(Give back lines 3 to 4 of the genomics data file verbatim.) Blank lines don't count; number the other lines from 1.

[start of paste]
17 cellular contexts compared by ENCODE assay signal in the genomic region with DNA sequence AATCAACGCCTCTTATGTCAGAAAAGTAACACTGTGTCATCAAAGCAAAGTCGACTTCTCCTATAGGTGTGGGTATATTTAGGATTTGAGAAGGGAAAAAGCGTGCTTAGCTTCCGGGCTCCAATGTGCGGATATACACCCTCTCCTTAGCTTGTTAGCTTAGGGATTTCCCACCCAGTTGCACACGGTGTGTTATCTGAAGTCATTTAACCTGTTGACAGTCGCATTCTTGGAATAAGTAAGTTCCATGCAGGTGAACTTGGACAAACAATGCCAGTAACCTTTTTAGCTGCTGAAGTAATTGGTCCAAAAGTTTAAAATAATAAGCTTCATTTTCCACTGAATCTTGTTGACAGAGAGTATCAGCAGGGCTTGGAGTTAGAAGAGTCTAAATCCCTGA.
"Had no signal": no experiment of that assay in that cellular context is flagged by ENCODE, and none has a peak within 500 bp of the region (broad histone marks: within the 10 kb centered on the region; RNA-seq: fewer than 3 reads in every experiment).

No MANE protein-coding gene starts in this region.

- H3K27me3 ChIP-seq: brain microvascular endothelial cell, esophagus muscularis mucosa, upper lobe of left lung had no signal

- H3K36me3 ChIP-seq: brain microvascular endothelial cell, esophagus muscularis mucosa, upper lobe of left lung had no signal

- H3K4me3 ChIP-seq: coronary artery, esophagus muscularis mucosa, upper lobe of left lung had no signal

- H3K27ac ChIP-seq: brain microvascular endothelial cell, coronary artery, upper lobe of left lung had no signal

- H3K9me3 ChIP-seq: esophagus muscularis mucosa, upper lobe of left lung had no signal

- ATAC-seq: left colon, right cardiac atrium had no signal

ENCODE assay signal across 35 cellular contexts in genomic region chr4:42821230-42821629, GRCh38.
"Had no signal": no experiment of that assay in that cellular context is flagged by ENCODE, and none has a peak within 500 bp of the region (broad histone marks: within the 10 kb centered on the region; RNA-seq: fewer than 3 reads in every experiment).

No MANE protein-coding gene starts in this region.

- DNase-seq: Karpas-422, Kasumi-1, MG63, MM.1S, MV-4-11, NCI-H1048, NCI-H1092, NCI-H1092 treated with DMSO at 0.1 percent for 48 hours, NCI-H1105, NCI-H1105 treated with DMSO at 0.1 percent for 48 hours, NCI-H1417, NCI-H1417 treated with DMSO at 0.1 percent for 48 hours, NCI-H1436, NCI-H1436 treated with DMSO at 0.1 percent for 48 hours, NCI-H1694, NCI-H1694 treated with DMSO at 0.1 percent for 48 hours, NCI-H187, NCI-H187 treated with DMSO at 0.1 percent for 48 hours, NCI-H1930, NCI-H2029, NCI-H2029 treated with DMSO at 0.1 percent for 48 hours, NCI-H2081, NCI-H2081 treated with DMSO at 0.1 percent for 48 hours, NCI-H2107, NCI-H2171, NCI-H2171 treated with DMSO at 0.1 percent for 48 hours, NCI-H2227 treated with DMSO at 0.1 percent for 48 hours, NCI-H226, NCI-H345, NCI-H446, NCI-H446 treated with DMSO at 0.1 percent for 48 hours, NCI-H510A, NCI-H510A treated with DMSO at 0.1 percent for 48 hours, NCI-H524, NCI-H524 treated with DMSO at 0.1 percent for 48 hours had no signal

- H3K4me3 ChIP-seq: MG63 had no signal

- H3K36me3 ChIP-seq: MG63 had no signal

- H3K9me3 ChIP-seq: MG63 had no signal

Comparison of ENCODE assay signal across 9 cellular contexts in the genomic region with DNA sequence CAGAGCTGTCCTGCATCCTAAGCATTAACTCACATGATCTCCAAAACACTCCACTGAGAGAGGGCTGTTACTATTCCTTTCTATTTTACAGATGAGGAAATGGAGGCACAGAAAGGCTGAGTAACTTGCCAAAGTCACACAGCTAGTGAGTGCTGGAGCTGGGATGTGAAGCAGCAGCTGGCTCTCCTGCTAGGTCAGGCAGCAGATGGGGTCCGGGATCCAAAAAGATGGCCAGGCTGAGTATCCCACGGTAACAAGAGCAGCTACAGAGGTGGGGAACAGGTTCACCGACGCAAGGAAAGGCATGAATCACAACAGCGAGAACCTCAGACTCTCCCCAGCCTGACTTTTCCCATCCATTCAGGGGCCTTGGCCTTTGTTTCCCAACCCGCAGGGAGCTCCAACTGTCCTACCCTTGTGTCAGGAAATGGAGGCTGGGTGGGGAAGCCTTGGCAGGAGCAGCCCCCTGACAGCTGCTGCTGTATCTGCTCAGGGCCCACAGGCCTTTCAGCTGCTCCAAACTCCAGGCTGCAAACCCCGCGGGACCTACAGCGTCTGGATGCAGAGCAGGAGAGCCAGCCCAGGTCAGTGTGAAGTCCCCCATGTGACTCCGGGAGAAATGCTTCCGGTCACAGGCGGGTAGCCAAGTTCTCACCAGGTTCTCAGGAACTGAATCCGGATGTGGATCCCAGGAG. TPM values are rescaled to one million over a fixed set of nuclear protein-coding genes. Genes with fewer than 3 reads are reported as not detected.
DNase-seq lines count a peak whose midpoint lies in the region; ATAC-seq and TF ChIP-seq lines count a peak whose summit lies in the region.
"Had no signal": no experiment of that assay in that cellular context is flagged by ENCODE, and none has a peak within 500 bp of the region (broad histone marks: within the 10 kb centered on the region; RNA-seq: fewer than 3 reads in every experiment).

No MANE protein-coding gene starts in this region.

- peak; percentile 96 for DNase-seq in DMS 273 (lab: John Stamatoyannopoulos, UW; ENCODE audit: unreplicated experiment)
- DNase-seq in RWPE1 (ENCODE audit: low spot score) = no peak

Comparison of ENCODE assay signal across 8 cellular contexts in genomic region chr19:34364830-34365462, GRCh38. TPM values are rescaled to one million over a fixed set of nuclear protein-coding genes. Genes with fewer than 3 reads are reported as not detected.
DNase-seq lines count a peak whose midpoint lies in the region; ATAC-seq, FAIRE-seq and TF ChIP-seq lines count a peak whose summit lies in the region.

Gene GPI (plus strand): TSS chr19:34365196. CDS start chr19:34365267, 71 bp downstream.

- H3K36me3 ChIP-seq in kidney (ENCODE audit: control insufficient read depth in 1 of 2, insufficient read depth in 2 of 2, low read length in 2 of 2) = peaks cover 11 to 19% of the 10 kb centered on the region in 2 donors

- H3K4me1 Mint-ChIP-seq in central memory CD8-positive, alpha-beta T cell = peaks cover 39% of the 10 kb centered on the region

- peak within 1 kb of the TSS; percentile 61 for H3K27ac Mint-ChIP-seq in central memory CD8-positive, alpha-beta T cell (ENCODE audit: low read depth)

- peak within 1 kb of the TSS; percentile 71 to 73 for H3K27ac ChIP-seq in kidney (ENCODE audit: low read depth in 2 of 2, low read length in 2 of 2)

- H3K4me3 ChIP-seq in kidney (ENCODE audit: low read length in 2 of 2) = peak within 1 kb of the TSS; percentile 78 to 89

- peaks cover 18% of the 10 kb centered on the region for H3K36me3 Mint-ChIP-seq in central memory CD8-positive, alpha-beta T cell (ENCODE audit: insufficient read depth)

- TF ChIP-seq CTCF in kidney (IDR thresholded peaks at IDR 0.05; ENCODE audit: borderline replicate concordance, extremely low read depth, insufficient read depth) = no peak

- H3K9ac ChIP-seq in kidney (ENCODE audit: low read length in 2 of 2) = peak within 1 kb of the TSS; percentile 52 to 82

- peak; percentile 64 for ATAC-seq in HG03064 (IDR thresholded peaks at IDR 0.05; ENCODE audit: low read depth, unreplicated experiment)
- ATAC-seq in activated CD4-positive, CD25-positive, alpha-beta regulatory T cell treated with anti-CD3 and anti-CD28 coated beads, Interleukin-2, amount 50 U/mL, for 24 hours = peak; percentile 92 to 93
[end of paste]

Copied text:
No MANE protein-coding gene starts in this region.

- H3K27me3 ChIP-seq: brain microvascular endothelial cell, esophagus muscularis mucosa, upper lobe of left lung had no signal